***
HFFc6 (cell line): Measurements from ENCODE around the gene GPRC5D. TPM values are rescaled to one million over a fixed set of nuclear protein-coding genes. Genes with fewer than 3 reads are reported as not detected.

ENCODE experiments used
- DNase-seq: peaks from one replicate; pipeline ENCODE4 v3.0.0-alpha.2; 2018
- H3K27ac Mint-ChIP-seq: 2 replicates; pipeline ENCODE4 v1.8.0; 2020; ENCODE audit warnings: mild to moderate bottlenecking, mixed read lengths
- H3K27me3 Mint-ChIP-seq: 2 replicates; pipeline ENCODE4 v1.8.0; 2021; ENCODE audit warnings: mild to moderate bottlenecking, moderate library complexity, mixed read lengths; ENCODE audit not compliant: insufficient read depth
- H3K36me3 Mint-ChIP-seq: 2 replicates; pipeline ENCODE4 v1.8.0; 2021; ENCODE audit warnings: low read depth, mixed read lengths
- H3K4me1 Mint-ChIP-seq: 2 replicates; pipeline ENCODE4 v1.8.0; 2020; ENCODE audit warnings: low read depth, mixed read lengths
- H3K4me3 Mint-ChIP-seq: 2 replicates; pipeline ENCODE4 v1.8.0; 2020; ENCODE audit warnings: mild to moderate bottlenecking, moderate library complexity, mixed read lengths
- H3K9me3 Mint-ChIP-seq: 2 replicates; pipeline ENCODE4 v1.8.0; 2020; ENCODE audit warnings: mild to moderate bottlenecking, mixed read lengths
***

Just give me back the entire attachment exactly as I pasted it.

HFFc6 (cell line): Measurements from ENCODE around the gene GPRC5D. TPM values are rescaled to one million over a fixed set of nuclear protein-coding genes. Genes with fewer than 3 reads are reported as not detected.

ENCODE experiments used
- DNase-seq: peaks from one replicate; pipeline ENCODE4 v3.0.0-alpha.2; 2018
- H3K27ac Mint-ChIP-seq: 2 replicates; pipeline ENCODE4 v1.8.0; 2020; ENCODE audit warnings: mild to moderate bottlenecking, mixed read lengths
- H3K27me3 Mint-ChIP-seq: 2 replicates; pipeline ENCODE4 v1.8.0; 2021; ENCODE audit warnings: mild to moderate bottlenecking, moderate library complexity, mixed read lengths; ENCODE audit not compliant: insufficient read depth
- H3K36me3 Mint-ChIP-seq: 2 replicates; pipeline ENCODE4 v1.8.0; 2021; ENCODE audit warnings: low read depth, mixed read lengths
- H3K4me1 Mint-ChIP-seq: 2 replicates; pipeline ENCODE4 v1.8.0; 2020; ENCODE audit warnings: low read depth, mixed read lengths
- H3K4me3 Mint-ChIP-seq: 2 replicates; pipeline ENCODE4 v1.8.0; 2020; ENCODE audit warnings: mild to moderate bottlenecking, moderate library complexity, mixed read lengths
- H3K9me3 Mint-ChIP-seq: 2 replicates; pipeline ENCODE4 v1.8.0; 2020; ENCODE audit warnings: mild to moderate bottlenecking, mixed read lengths